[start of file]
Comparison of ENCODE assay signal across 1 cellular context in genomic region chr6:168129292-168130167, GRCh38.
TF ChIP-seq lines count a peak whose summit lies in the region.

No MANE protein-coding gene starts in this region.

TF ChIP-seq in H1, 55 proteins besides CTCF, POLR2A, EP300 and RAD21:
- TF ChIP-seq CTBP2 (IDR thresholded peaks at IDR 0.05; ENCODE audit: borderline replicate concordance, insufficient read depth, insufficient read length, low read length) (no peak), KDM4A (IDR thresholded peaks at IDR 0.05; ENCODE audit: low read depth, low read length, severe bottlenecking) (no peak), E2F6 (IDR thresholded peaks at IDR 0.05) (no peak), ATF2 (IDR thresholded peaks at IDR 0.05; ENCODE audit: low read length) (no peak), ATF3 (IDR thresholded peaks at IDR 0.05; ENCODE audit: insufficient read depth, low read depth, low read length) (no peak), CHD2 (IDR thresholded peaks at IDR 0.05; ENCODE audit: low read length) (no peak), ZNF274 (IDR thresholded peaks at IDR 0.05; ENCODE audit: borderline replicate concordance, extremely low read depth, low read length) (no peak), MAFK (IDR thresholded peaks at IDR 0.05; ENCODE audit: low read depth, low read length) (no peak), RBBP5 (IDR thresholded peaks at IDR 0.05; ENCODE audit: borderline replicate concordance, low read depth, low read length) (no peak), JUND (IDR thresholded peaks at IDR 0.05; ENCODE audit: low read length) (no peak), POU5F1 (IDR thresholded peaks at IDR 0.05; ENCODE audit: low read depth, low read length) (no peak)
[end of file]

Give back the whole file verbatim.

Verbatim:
Comparison of ENCODE assay signal across 1 cellular context in genomic region chr6:168129292-168130167, GRCh38.
TF ChIP-seq lines count a peak whose summit lies in the region.

No MANE protein-coding gene starts in this region.

TF ChIP-seq in H1, 55 proteins besides CTCF, POLR2A, EP300 and RAD21:
- TF ChIP-seq CTBP2 (IDR thresholded peaks at IDR 0.05; ENCODE audit: borderline replicate concordance, insufficient read depth, insufficient read length, low read length) (no peak), KDM4A (IDR thresholded peaks at IDR 0.05; ENCODE audit: low read depth, low read length, severe bottlenecking) (no peak), E2F6 (IDR thresholded peaks at IDR 0.05) (no peak), ATF2 (IDR thresholded peaks at IDR 0.05; ENCODE audit: low read length) (no peak), ATF3 (IDR thresholded peaks at IDR 0.05; ENCODE audit: insufficient read depth, low read depth, low read length) (no peak), CHD2 (IDR thresholded peaks at IDR 0.05; ENCODE audit: low read length) (no peak), ZNF274 (IDR thresholded peaks at IDR 0.05; ENCODE audit: borderline replicate concordance, extremely low read depth, low read length) (no peak), MAFK (IDR thresholded peaks at IDR 0.05; ENCODE audit: low read depth, low read length) (no peak), RBBP5 (IDR thresholded peaks at IDR 0.05; ENCODE audit: borderline replicate concordance, low read depth, low read length) (no peak), JUND (IDR thresholded peaks at IDR 0.05; ENCODE audit: low read length) (no peak), POU5F1 (IDR thresholded peaks at IDR 0.05; ENCODE audit: low read depth, low read length) (no peak)